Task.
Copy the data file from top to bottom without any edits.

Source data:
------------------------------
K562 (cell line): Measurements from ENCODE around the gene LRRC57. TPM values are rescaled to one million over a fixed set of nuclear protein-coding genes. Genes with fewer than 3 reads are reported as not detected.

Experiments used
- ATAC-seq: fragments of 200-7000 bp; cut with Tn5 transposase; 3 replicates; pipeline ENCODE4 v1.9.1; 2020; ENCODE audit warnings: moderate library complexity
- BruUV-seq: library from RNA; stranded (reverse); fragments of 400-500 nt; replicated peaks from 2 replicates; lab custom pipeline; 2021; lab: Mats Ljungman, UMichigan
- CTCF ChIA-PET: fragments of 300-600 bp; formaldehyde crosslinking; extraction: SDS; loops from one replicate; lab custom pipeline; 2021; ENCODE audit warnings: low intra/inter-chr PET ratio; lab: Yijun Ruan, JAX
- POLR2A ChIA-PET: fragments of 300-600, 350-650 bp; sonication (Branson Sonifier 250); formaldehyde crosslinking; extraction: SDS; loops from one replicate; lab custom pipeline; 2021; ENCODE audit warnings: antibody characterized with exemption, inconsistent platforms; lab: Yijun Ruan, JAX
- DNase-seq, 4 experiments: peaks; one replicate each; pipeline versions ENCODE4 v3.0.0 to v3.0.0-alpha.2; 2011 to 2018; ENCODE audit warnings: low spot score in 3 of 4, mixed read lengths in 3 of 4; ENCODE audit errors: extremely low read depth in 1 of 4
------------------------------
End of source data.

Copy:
K562 (cell line): Measurements from ENCODE around the gene LRRC57. TPM values are rescaled to one million over a fixed set of nuclear protein-coding genes. Genes with fewer than 3 reads are reported as not detected.

Experiments used
- ATAC-seq: fragments of 200-7000 bp; cut with Tn5 transposase; 3 replicates; pipeline ENCODE4 v1.9.1; 2020; ENCODE audit warnings: moderate library complexity
- BruUV-seq: library from RNA; stranded (reverse); fragments of 400-500 nt; replicated peaks from 2 replicates; lab custom pipeline; 2021; lab: Mats Ljungman, UMichigan
- CTCF ChIA-PET: fragments of 300-600 bp; formaldehyde crosslinking; extraction: SDS; loops from one replicate; lab custom pipeline; 2021; ENCODE audit warnings: low intra/inter-chr PET ratio; lab: Yijun Ruan, JAX
- POLR2A ChIA-PET: fragments of 300-600, 350-650 bp; sonication (Branson Sonifier 250); formaldehyde crosslinking; extraction: SDS; loops from one replicate; lab custom pipeline; 2021; ENCODE audit warnings: antibody characterized with exemption, inconsistent platforms; lab: Yijun Ruan, JAX
- DNase-seq, 4 experiments: peaks; one replicate each; pipeline versions ENCODE4 v3.0.0 to v3.0.0-alpha.2; 2011 to 2018; ENCODE audit warnings: low spot score in 3 of 4, mixed read lengths in 3 of 4; ENCODE audit errors: extremely low read depth in 1 of 4